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Nanotechnology: The future is small but mighty

5 minute read
Man plugging usb into foreheard demonstrating nanotechnologyYou could soon download your memories to The Cloud… directly from your brain

Imagine working with things so small you can't even see them without a powerful microscope – that's exactly what nanoscientists and nanotechnologists do.

With the help of the latest technology, they design and build devices on the nanoscale. A nanometre is one-billionth of a metre. To put things into perspective, a human hair is between 80,000 and 100,000 nanometres wide and a sheet of newspaper is about 100,000 nanometres thick.

So what's the potential for nanotechnology and what are its limits?

Robots in our brains

Yep – you read that right.

Renowned technologist and futurist Ray Kurzweil predicts we will be able to send tiny robots into our brains by the 2030s.

Credit: Cosmology Today

“In the 2030s, we are going to send nano-robots into the brain (via capillaries) that will provide full-immersion virtual reality from within the nervous system and will connect our neocortex to the cloud,” Kurzweil says. “Just like how we can wirelessly expand our smartphones 10,000 fold in the cloud today, we'll be able to expand our neocortex in the cloud.”

And the possibilities are huge. Plugging your brain into the internet could mean brain-to-brain communication becomes a reality. If you want to learn a new language or expand your memory, you could simply download the expertise and be bilingual before you can say - ‘parlez vous Francias?’

Plugging your brain into the internet could mean brain-to-brain communication becomes a reality.

Nanobot wars

Kurzweil also predicts a role for nanobots that can download software when new pathogens – disease-producing organisms – arrive in the body. He sees the bots as having the potential to attack cancer, bacteria and viruses, as well as maintain healthy levels of nutrients and repair and replace damaged organs.

So, these tiny robot soldiers could bring ground-breaking technology when it comes to the future of medicine.

Recently, researchers developed a way to treat lung disease using nanoparticles to transport the chemicals through thick mucus membranes that coat the airways. For people with asthma or cystic fibrosis, these particles offer an alternative to inhaling the drugs, which can result in the mucus becoming even thicker.

Inspired by blood platelets that automatically clot and repair cuts, a team of researchers devised nanobots that can repair circuitry. While they are definitely useful in computer applications, they also have potential in the medical arena – nanobots that can use the body's chemistry to repair tissue.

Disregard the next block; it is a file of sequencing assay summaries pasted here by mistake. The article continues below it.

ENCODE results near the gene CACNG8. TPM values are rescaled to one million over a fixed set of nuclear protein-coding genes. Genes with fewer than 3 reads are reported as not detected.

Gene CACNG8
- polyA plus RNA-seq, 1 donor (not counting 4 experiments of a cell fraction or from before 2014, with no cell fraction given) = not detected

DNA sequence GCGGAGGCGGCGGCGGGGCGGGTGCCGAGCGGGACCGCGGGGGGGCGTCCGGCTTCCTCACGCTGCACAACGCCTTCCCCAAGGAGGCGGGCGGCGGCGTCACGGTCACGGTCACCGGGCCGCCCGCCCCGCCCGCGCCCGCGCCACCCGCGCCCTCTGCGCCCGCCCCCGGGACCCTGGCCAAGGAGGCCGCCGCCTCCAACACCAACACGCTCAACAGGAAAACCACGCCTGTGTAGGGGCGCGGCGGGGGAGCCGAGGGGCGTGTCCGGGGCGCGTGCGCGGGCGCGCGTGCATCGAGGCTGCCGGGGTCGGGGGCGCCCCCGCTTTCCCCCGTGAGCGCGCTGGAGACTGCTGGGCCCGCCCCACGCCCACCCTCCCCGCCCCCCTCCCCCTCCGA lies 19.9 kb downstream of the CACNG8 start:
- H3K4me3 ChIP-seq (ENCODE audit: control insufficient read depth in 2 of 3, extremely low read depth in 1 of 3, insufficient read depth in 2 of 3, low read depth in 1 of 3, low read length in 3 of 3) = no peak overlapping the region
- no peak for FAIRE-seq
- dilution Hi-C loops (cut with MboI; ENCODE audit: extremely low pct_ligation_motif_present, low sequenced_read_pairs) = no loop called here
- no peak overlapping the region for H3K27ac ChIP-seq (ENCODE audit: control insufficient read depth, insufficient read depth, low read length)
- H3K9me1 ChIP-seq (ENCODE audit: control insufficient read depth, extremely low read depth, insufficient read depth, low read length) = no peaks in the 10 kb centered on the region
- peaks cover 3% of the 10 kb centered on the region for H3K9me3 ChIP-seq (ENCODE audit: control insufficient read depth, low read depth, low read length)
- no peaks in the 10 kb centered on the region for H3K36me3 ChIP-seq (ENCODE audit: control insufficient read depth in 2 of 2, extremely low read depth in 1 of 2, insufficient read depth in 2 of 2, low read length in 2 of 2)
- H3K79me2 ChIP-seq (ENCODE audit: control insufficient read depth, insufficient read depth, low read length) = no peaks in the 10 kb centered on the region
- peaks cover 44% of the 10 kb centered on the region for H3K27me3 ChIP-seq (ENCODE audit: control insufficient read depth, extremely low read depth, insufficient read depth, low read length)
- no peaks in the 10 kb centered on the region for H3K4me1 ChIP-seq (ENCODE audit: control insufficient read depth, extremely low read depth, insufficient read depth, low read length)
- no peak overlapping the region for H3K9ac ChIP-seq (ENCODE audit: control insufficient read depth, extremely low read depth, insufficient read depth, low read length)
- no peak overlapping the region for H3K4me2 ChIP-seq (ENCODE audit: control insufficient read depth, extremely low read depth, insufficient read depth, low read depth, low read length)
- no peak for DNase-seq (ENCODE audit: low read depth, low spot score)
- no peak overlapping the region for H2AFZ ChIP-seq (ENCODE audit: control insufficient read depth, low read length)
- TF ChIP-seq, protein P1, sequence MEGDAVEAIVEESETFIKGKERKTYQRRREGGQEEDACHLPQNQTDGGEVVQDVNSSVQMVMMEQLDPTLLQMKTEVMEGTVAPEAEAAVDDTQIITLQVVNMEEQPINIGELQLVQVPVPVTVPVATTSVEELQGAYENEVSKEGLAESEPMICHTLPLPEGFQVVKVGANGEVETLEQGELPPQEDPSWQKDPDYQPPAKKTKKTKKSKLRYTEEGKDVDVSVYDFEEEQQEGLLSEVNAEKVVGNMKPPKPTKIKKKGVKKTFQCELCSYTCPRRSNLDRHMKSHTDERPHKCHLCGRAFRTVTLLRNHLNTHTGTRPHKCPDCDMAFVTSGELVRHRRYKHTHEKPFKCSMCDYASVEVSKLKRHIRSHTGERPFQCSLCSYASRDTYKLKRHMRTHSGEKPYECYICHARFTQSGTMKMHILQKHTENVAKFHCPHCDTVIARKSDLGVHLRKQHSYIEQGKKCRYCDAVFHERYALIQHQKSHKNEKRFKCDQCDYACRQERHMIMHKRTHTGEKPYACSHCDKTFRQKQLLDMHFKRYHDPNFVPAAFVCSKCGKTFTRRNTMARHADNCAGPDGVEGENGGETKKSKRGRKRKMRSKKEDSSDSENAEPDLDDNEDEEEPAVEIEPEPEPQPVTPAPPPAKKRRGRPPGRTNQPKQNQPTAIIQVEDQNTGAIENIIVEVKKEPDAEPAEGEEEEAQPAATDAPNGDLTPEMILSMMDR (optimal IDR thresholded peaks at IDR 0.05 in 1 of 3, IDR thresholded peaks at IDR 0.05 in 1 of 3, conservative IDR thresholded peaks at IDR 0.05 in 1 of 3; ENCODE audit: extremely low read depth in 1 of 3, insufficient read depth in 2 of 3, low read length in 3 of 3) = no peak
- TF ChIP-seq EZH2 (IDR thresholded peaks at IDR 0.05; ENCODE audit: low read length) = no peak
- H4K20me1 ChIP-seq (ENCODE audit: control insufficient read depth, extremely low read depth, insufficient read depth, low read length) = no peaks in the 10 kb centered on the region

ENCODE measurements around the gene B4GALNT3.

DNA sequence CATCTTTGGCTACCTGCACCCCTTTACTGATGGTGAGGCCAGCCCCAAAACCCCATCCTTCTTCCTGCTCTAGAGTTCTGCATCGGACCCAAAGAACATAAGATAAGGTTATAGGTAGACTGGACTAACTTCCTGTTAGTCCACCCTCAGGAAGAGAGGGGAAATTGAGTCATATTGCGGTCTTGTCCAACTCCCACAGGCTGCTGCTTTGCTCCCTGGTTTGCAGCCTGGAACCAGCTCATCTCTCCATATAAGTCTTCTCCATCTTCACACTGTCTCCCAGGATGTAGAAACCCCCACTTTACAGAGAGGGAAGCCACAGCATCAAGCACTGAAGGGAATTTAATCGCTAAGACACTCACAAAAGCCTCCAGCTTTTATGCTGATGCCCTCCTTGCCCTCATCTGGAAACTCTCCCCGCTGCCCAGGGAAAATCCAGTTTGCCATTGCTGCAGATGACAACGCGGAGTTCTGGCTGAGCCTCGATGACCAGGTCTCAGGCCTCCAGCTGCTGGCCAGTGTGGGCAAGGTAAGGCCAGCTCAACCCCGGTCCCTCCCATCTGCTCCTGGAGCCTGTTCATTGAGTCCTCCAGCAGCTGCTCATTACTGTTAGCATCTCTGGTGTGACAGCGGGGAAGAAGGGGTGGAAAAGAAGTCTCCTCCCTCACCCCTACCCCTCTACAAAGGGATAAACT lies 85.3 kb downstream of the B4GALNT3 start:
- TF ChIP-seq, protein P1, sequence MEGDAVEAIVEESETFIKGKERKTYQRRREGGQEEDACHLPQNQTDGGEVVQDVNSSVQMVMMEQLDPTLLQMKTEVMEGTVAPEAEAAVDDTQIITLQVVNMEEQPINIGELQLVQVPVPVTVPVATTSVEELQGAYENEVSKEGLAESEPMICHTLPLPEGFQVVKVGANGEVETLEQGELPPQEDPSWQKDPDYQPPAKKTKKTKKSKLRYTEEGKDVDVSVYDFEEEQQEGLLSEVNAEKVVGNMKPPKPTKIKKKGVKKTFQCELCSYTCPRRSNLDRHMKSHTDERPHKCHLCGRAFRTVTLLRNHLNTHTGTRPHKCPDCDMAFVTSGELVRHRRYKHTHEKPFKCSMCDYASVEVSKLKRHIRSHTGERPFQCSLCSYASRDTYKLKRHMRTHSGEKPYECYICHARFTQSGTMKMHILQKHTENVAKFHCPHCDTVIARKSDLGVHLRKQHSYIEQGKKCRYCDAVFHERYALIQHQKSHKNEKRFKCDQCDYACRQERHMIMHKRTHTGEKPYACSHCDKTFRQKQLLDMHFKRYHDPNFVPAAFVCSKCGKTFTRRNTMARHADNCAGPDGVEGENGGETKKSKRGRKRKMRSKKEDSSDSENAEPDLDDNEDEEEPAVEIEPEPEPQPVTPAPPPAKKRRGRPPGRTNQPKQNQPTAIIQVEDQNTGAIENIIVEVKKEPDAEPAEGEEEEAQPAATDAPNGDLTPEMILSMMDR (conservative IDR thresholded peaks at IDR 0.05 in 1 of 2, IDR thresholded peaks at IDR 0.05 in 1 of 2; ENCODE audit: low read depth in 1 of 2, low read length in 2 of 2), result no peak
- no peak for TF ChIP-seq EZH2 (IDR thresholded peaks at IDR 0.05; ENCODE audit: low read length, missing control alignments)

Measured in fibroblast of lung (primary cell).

Nanotech and wireless electronics have also come together in a new type of retinal prosthesis that one day could help many millions of people with eye diseases, including macular degeneration and loss of vision due to diabetes.

Credit: RT AMERICA

Mind-reading bots

Nanotechnology’s reach isn’t limited to physical when it comes to fighting disease.

Steve Burgess is president at the Foresight Institute, a non-profit organisation that aims to advance beneficial nanotechnology and transformative tech. He explains that these bots could eventually allow us to interpret someone’s brainwaves.

“There are devices currently growing out of their infancy that read brainwaves and translate them into computer code to do away with the input devices we’re currently used to,” he says.

"Bryan Johnson of startup Kernel, for instance, has recently put millions into evolving systems, computers and humans side by side to extend our capabilities, to allow us to communicate instantaneously with smart computers and indeed with each other. It could also allow us to overcome neurodegenerative diseases such as Alzheimer's and Parkinson’s that plague, diminish and terrify so many today.

“The technology is coming more quickly than most imagine – it is improving exponentially and may well have a positive impact on most people alive today.”

Hack-hazards – the dangers of nanobots

Of course, if you’re letting nanobots run around in your brain and body, one of the first questions you’d be asking is - could I be hacked? Burgess says this fear isn’t baseless, but the means to combat it will grow with the technology.

“Nanotechnology is the method and mean to build tools,” he says. “Most tools can be used beneficially and also for harm. A hammer can help you build, or it can be used as a weapon. Fortunately, out of the millions of hammers in people’s garages, a vanishingly small percentage are used to harm people purposely.”

Computers are hackable, meaning anything controlled by a computer – like a nanobot – is also hackable. However, research is taking that into account. As with all technological advances, there are potential pitfalls, but the predicted benefits of nanotechnology far outweigh them.

As technology advances, there’ll be an opening for new and exciting roles in the healthcare industry, from nanomedical engineers to cyborg psychologists. Check out 10 futuristic health-tech jobs that may be closer than you think.

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